DOFYou’ll either like or not like Dawn of Fear ($19.99) for a few reasons. You’ll like it if you’re a big of the classics for the strict, stick to the script “survival” horror gameplay borrowed liberally from the first Resident Evil, with a touch of the more unsettling Silent Hill for good measure, very limited save function, static to a fault camera angles, blind spots, rigid aiming, low ammo counts and all. You’ll not like it for all that if you’re a newer survival horror fan or an old fan of the genre that’s moved on to games with more freedom of movement and a plot that makes more logical sense. Plus there’s a somewhat spotty localization that needed a bit of work, as it’s a bit cringe-worthy on the grammar side. Oh, and there were some pretty awful bugs and glitches at launch, some of which stopped the game cold and either forced a restart, or had you go back to an old save to hopefully restore things.

A recent patch helps a great deal, though. It turned the sluggish movement speed to an always run animation that helps a tremendously (even though the instructions still state holding the Square button runs, when it now doesn’t). Although you’ll now zip into camera angles that switch so fast it’s tricky to not run back into an area you just left. Glitches that were major visual and technical ones seem to be stomped out, but sometimes areas you explore still load in pieces. For example, you’ll be walking running into a dark room in that mansion and the lights suddenly switch on, but it’s not the lights, just an area on the map that’s loading in its pre-rendered details (oops).

 

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Samurai Shodown: We’ll Take A Slice On Switch, Please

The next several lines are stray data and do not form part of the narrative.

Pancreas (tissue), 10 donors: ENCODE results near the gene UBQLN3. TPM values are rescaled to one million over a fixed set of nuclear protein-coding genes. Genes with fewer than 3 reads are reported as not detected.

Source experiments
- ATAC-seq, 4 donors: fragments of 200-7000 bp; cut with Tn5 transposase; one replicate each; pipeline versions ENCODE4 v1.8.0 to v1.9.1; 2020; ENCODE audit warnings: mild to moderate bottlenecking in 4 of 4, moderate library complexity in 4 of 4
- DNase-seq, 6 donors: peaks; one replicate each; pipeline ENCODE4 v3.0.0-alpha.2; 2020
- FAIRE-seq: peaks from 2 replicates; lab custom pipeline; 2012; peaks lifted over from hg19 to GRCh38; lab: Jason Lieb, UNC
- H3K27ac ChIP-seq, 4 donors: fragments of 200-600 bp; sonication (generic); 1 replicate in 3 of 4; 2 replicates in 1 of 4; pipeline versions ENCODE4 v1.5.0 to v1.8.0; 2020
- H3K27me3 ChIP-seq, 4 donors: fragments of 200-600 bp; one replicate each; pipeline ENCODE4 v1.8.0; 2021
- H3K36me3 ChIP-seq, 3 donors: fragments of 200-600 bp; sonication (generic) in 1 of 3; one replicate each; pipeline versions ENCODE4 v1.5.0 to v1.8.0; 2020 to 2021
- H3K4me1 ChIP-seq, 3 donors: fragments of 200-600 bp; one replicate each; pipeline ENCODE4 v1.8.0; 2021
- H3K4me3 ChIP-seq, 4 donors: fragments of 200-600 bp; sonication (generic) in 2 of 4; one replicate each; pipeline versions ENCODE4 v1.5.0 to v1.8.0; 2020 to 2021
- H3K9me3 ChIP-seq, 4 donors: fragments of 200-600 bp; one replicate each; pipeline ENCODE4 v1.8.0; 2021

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A farewell to arms and a few other body parts…

Well, it’s here and Samurai Shodown has landed on Nintendo’s Switch in fine form. Those who pre-ordered the physical version via online sources or walk in to Best Buy or GameStop to buy the game before March 25, 2020 are getting two nice goodies, a free controller skin (seen below) and a digital copy of Samurai Shodown 2, a port from the Neo Geo Mini.

Digital pre-orders just get the Neo-Geo game because the process of teleportation won’t be figured out until about… (checks year 2100 textbook) the year 2093, but even then it’ll be a highly flawed process and only available through some sort of Amazon Prime Plus Plus Premium service, with a 20% success rate. In English, you might want to go out and get some brief exercise to pick up a copy of the game much sooner. Good cardio if you sort of double-time it there and back, I hear. Well, read this post first, of course – I need the traffic before you go out in it.

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OVERPASS: Console Release Bumped To March, PC Still Landing Feb. 27

 

According to publisher Nacon North America, all three console versions of Zordix Racing’s hardcore off-road simulation driving experience OVERPASS have been moved to March 17th, 2020, but PC fans using the Epic Store get their ride sooner on February 27, 2020. This is actually good news for Nintendo Switch owners, as it’s now launching at the same time as Xbox One and PS4 versions and in reality, some PC games are released before their console counterpoints anyway, so the delay here isn’t that unreasonable in my book.

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Go ahead, play the theme from Rocky

 

Here’s a short video of Zordix Racing’s Head of Production. Joakim Eriksson taking the game for a little spin to wrap things up (it’s educational!):

 

 

Yep, the good times are going to roll soon – I can’t wait.

-GW

Three Arrows You Don’t Want To Duck

Arrow Video and Arrow Academy have got your back this month, but you may want to check it for a few sharp objects (ow!) as all three releases in February might be somewhat hostile to your health. Let’s take a look: